By Lubna Hamdan
Italian automotive champion fears a feminine model would drive away male customers which make up a significant portion if its consumer base
The world’s most popular supercar maker does not want to make cars for women.
Italian automotive champion Ferrari says it would be a “mistake” to design a car for women because its female clients do not want a “female Ferrari” and look to experience the brand’s renowned performance and aggressive design.
“We know there’s an important number of females who want to drive a Ferrari. The important thing we learned is that they don’t want a Ferrari for females,” Enrico Galliera told Arabian Business.
“A female that wants a sports car wants to drive a sports car…The mistake that automotive [companies] do and that we’re trying not to do is design a car for ladies. I design a car that delivers emotion then male and female have exactly the same need,” said the chief marketing & commercial officer at Ferrari NV and senior vice president-sales of Ferrari SpA.
Ferrari also fears a feminine model would drive away male customers which make up a significant portion if its consumer base.
“If you create a female car in the sports car - I’m not talking about a general car, maybe that’s different - but in the sports world if I create a Ferrari which is a little bit less powerful and aggressive then all the males will not buy it. They will not buy a female car. And the females won’t buy it because why should they be discriminated [against]? Why should they have a less powerful car?” Galliera said.
It takes two to Ferrari
Despite it steering away from designing feminine Ferraris, the brand has seen an increase in female drivers around the world, albeit the rise is unrelated to specific car models but to couples' activities.
“We have seen [a rise in female customers] worldwide. I have to be honest, this is coming because we did a lot of activities where the couple can share the experience… [The activities are] not for the males track who are addicted to the car. It’s the possibility to share the experience.
“All the activities we do all over the world… they are done in a way where you can enjoy the environment, have nice food, nice restaurants, these kinds of stuff so that now we have the companion pushing to come to the event and this is reducing the distance between Ferrari and the [female] segment…,” he said.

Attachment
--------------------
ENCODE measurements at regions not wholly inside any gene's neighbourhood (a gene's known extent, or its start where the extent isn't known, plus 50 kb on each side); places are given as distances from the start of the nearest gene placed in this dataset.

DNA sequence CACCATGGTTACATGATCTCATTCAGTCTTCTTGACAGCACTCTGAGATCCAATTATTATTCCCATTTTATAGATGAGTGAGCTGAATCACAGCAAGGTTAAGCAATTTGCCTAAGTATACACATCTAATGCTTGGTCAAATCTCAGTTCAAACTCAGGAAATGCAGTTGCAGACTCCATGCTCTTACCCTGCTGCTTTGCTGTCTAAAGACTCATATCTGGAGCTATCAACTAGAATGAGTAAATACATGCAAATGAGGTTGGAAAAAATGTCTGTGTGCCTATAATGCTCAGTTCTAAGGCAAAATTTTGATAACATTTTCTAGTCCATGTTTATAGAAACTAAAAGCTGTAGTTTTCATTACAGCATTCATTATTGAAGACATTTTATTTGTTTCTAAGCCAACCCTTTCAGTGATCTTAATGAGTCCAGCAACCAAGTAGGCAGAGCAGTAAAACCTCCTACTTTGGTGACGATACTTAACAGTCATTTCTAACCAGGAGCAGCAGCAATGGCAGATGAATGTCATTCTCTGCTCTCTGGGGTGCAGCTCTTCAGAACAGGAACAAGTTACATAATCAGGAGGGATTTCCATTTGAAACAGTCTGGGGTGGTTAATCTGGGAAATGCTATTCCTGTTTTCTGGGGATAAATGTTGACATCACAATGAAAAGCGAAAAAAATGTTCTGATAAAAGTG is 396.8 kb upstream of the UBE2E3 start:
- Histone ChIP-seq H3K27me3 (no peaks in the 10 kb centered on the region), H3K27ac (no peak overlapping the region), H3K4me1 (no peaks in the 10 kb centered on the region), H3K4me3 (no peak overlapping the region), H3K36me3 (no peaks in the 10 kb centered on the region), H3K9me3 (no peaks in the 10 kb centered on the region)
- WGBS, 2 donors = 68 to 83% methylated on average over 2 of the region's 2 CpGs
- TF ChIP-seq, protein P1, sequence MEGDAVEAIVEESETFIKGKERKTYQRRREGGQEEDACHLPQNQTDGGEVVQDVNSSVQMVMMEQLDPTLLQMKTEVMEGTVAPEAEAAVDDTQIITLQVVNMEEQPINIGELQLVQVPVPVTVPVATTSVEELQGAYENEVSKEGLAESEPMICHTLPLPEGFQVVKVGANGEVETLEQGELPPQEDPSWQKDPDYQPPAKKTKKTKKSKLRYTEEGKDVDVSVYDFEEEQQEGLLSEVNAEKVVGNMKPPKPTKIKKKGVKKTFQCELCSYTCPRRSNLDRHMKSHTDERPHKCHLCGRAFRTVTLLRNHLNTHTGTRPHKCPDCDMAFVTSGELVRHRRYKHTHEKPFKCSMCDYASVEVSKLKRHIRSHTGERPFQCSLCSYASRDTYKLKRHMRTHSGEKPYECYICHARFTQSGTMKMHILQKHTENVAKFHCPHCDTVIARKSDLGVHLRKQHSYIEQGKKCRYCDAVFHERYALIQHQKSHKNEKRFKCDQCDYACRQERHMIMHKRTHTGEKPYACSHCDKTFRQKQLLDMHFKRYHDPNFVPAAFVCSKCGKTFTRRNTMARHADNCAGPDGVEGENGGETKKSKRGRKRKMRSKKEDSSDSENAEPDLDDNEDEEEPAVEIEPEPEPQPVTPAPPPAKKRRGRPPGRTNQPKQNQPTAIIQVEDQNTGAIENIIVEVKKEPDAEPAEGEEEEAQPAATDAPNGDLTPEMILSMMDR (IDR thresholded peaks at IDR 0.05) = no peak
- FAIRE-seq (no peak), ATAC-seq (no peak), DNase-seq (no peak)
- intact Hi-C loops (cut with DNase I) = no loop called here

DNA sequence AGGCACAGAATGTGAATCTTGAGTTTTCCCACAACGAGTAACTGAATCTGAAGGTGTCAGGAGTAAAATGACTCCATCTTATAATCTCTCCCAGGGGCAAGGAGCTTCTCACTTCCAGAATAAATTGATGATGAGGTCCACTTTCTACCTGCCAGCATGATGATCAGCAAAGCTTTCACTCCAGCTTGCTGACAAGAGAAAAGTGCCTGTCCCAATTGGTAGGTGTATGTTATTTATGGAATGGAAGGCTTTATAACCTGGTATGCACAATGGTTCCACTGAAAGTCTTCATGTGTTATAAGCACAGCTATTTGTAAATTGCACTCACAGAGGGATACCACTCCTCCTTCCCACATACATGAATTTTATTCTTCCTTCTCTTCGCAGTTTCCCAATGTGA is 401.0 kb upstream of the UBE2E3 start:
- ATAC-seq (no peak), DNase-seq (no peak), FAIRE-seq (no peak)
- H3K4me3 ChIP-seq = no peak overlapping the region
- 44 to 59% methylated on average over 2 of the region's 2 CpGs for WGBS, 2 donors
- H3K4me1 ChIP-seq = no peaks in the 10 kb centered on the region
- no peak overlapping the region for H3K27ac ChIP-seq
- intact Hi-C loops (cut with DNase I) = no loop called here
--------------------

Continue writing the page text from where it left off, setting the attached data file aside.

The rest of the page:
Galliera hinted that female customers are afraid to drive a “very aggressive, very sporty” Ferrari and said the new “more elegant” Roma should reduce their fear, but claimed the new 600 horsepower model is aimed at both men and women.
“What we know and that’s why we came up with the new product, the new Roma, is that there is a barrier to buy in some segment of the population. Again, it doesn’t make a difference, male or female, that they are afraid to drive a Ferrari - maybe because of its image; it’s a very aggressive, very sporty, muscle car.
“So that’s why we did the new Roma, the new car we just introduced which is in terms of performance a pure Ferrari and can be driven by anyone. But the design of the car is less aggressive, more elegant so that it should reduce the fear that some segment of the population has, female and male,” Galliera said.
Pretty but not in pink
The new Roma is elegant indeed, with a refined design that takes inspiration from 1960s mid-front-engine grand tourers combined with advanced driveability to make longer trips more relaxing.
But it’s as far as the arguably feminine model goes and you won’t find it in a rosy shade either as Galliera states firmly that pink is off the Ferrari paint menu.
“We’re different versus all the other manufacturers. We have an internal commission that decides if [the request] is consistent with Ferrari’s positioning or not. In the past, this was not coming from the region, but we had a client that came asking to have the car painted in pink. We said sorry, we’re not doing that.
“We are a sports car and there are some colours or combination of colours that we believe shouldn’t be put in our car,” he said.For all the latest transport news from the UAE and Gulf countries, follow us on Twitter and Linkedin, like us on Facebook and subscribe to our YouTube page, which is updated daily.